Monday, February 19, 2024


Your home is your castle, so the saying goes; and there’s no doubt that Britain has a rich architectural history. Houses here range in style from thatched Tudor cottages, right through to today’s new build, eco-friendly homes. has charted the ever-evolving architectural styles of British homes since the 1400s via a series of illustrations, which depict how British homes have changed over more than 500 years.



When Henry VIII founded the Church of England, Britain was largely cut off from the architectural fashions of continental Europe. As such, the rebirth of classical art and architecture which was flourishing in Italy and France had little influence on 16th century British housing.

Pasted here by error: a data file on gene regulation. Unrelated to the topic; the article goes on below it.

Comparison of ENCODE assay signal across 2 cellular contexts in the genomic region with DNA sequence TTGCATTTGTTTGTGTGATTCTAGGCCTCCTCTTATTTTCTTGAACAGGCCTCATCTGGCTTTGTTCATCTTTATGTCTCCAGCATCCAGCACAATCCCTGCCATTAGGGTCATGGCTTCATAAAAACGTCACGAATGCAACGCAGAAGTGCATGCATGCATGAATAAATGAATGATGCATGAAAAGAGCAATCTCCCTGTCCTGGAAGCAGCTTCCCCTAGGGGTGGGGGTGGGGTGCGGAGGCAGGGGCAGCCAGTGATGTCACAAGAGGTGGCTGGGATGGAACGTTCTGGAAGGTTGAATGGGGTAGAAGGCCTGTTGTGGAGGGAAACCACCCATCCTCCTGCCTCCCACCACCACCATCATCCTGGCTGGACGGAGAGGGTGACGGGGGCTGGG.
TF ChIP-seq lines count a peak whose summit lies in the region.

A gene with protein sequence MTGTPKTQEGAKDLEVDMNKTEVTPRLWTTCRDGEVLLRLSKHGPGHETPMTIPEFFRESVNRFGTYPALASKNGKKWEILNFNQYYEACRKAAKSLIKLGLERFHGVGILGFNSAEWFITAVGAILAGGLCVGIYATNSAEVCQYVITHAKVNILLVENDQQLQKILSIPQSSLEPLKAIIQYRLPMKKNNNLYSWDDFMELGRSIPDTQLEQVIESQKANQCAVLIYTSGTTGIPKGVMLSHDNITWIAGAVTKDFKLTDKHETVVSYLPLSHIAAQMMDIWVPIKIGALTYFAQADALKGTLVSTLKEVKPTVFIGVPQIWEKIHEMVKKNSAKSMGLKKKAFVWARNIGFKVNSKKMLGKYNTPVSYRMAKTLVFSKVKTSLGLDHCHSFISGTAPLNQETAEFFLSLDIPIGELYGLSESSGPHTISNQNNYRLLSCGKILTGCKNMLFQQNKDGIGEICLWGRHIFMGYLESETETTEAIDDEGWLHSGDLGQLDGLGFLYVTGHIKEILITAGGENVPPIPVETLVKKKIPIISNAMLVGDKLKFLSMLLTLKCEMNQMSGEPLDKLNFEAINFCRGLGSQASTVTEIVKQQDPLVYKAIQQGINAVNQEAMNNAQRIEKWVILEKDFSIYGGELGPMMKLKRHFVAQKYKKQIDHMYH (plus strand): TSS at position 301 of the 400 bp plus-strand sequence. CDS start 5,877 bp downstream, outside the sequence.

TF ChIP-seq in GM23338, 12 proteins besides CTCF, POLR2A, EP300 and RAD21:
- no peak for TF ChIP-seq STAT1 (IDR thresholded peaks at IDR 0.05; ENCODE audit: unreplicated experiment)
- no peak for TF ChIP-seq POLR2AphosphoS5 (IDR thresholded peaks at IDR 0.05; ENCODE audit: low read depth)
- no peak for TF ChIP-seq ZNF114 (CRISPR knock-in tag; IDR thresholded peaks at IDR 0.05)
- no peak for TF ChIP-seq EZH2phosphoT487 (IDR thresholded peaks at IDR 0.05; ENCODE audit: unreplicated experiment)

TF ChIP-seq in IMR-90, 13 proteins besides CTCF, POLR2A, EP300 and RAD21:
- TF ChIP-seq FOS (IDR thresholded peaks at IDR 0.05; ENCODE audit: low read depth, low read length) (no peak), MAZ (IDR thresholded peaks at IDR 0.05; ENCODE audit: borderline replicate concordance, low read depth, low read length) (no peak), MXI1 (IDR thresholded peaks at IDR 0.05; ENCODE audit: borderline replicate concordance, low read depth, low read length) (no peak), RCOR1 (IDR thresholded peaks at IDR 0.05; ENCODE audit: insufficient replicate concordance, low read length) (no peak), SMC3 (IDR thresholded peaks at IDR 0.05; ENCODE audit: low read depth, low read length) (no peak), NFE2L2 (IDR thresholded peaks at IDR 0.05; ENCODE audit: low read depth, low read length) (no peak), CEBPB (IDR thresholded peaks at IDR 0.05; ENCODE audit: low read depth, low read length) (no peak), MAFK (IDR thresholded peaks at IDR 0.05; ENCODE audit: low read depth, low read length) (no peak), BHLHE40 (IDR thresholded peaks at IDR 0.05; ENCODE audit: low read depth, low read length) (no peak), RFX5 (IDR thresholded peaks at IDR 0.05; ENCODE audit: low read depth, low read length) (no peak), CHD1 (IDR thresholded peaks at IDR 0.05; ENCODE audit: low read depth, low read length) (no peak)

Characterised by their thatched roofs and exposed timber frames, and built largely with function in mind, the exteriors of these homes reflected the size and the use of the rooms within, and there was little concern for symmetry. As such, Tudor homes were not generally subject to much in the way of embellishment. Nevertheless, there were some exceptions: close studding (tightly set vertical timbers) denote wealth in the South and East of the country; and small square panels, (some with decorative patterns within), denote wealth in the West and North.
Read the rest of this awesome article at the link below:

British house styles across the ages